• Your data

  • Your Python scripts

  • The Condor submit file

  • An empty log folder

Step 5: Split, Submit, and Merge Your Data

Next, run your split script to split up your job. Run "condor_submit <your submit file>" command and wait for your job to finish. Calling "condor_q" will return the status of your jobs. Finally, run your merge script to gather the final product in your geodatabase.

Submitting Jobs to GalaxyGIS

Submitting Jobs to GalaxyGIS

GalaxyGIS Support

The GalaxyGIS Cluster is available to all Clemson students, faculty, and staff. If you are interested in learning more about High Throughput Computing, we offer two workshops you can attend:










Visit us on Github!


You can also download tutorials, processing scripts, and sample data for the workflows on this website to test out yourself. These are all available from the CCGT Github page.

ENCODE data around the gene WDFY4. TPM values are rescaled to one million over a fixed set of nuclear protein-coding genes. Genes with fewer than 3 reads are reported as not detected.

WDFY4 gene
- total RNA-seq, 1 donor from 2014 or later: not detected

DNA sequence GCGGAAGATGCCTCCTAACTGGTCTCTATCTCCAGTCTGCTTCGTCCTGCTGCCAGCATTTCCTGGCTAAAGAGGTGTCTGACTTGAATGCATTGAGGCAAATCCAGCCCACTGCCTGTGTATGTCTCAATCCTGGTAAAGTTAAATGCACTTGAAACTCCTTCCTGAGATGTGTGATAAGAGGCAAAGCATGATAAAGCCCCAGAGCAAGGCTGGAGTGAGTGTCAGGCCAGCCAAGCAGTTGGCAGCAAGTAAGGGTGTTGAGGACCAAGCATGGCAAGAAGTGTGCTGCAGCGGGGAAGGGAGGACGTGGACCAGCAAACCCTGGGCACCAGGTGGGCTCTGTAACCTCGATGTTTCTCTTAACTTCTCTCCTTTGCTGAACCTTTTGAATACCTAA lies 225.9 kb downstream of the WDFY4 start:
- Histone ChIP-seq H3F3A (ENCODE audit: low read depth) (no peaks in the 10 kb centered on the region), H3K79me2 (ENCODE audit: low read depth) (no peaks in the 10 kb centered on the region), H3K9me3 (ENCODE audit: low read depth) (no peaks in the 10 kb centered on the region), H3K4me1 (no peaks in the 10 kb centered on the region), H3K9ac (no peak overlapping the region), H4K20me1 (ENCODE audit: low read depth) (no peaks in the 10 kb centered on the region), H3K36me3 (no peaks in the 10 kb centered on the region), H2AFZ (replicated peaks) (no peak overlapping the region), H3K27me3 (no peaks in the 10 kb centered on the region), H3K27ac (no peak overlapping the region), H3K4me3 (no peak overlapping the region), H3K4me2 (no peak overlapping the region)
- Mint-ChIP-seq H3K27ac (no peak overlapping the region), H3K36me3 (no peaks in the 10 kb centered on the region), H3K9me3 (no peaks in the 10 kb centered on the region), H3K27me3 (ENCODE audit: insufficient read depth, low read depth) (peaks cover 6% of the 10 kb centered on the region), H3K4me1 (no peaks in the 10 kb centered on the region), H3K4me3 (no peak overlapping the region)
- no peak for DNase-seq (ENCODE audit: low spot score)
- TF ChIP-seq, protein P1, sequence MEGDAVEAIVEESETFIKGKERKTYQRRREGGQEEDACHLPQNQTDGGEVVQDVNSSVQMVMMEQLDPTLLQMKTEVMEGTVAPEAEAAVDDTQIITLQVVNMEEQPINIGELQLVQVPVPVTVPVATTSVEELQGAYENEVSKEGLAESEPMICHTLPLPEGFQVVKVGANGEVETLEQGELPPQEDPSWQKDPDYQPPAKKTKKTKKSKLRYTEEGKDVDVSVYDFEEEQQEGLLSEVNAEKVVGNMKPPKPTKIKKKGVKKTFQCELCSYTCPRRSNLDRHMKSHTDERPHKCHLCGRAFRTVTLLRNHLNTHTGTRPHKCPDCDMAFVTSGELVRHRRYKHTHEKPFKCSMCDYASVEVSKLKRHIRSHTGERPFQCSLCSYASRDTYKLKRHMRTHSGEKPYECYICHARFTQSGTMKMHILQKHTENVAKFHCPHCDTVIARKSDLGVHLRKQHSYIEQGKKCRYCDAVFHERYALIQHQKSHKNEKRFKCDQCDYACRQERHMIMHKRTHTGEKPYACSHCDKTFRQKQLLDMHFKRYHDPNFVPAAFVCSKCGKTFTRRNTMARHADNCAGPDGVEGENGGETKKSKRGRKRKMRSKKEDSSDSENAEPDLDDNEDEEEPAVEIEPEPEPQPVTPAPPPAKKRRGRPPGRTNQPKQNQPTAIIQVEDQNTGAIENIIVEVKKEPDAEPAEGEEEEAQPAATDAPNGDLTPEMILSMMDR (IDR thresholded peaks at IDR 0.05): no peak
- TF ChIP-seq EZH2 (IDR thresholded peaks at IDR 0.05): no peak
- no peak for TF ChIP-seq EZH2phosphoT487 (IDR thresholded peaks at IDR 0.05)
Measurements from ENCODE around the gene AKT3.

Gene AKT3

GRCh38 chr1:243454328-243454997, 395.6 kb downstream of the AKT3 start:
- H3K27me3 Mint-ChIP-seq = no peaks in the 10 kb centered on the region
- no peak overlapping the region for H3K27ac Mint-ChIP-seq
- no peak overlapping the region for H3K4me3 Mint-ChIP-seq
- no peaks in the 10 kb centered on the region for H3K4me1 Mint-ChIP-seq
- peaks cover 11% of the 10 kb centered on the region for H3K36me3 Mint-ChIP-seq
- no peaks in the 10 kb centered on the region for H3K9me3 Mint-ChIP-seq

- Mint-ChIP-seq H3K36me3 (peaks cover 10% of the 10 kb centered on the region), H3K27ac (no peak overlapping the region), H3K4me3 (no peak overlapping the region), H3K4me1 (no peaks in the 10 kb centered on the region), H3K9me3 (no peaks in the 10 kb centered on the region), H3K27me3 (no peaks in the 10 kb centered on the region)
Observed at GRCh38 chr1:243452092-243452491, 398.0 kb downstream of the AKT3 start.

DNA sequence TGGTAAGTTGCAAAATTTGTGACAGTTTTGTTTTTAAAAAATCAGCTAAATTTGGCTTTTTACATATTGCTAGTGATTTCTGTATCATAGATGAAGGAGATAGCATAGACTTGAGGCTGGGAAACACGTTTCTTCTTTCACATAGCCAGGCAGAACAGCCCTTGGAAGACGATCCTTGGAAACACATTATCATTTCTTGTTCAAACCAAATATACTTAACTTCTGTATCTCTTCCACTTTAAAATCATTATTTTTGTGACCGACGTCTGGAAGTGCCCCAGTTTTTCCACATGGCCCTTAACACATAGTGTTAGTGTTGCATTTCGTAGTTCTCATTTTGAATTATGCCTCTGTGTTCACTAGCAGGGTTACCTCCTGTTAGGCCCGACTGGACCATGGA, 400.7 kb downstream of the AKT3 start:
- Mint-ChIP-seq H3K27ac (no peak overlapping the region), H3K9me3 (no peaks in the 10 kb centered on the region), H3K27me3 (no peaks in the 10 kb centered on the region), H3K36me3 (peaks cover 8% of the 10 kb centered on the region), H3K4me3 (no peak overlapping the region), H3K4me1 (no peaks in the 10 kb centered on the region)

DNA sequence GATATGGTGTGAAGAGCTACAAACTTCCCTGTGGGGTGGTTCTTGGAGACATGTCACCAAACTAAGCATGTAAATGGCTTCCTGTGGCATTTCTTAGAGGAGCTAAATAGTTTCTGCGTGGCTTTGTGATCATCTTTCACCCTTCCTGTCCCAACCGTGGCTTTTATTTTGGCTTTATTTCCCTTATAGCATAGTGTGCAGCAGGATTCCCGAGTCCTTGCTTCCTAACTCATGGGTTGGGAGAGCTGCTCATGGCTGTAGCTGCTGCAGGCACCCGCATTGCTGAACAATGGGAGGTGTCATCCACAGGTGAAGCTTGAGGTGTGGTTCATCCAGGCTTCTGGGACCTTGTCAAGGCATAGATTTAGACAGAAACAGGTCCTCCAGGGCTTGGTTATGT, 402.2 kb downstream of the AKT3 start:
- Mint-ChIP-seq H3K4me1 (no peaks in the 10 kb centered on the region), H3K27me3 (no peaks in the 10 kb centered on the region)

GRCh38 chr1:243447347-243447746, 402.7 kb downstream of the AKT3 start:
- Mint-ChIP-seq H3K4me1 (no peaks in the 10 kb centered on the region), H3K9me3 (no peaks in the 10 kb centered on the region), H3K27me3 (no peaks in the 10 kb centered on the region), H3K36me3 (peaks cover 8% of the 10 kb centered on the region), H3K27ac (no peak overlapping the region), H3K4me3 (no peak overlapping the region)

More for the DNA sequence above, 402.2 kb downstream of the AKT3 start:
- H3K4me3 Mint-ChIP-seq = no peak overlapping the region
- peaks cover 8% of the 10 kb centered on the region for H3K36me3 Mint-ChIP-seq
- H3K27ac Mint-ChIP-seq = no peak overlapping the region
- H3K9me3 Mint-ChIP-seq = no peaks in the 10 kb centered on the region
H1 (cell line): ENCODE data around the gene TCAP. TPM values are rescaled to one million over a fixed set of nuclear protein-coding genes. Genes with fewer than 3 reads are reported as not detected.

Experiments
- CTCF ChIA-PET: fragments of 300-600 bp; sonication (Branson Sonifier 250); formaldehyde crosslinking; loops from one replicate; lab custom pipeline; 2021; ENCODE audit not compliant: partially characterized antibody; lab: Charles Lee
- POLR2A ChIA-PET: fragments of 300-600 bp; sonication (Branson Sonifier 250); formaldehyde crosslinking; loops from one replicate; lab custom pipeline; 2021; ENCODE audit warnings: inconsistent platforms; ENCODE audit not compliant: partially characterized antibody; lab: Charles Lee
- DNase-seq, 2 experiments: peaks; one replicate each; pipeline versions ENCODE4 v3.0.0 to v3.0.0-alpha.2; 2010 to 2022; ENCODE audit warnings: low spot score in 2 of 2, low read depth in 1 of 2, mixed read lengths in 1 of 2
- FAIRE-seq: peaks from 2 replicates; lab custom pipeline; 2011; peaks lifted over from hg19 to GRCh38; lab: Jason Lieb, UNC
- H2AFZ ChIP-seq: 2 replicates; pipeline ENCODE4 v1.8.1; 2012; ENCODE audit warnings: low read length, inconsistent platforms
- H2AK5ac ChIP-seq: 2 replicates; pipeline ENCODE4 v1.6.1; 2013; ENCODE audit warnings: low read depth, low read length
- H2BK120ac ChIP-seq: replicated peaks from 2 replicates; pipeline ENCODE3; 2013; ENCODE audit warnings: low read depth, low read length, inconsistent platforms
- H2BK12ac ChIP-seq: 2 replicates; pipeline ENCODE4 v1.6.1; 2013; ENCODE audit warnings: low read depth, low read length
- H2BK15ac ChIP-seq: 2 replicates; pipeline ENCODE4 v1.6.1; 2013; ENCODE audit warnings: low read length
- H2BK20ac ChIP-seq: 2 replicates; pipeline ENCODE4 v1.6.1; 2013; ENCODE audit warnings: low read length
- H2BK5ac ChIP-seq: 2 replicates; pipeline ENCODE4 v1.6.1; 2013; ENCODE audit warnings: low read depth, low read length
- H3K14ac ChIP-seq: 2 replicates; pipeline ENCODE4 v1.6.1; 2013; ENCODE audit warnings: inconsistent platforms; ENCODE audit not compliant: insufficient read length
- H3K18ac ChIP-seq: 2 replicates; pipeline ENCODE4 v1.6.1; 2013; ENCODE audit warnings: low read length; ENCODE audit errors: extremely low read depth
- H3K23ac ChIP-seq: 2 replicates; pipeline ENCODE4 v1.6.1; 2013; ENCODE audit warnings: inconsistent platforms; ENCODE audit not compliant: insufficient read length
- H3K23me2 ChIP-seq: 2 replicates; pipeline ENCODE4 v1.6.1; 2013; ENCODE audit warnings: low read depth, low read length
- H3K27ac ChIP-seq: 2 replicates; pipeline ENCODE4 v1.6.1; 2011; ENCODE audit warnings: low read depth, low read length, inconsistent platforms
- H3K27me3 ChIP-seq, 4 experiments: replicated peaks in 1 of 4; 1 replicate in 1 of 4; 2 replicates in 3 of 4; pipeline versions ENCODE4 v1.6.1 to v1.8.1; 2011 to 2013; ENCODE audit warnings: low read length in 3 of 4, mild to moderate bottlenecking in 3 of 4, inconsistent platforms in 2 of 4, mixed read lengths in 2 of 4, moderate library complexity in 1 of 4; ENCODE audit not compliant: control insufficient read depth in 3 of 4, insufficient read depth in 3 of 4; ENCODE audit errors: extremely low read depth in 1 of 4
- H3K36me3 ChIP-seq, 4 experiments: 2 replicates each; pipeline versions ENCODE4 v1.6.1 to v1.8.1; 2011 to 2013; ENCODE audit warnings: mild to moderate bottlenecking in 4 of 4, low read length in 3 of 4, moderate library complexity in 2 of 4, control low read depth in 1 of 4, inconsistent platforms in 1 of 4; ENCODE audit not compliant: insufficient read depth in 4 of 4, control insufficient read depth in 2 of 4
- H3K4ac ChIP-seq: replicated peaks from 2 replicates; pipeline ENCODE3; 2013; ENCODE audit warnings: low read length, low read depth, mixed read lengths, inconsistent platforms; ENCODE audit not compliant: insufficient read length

If you have any questions about connecting to the cluster, submitting jobs, or any other GIS related questions, please feel free to contact one of the staff members below:

GalaxyGIS Support
Introduction to Python for HTC
Quick introduction to python and how it can be used for algorithm development especially in parallel programming. 
Introduction to High Throughput Computing with ArcGIS
Introduction on how HTCondor can be used to greatly reduce the processing time for intensive ArcGIS jobs.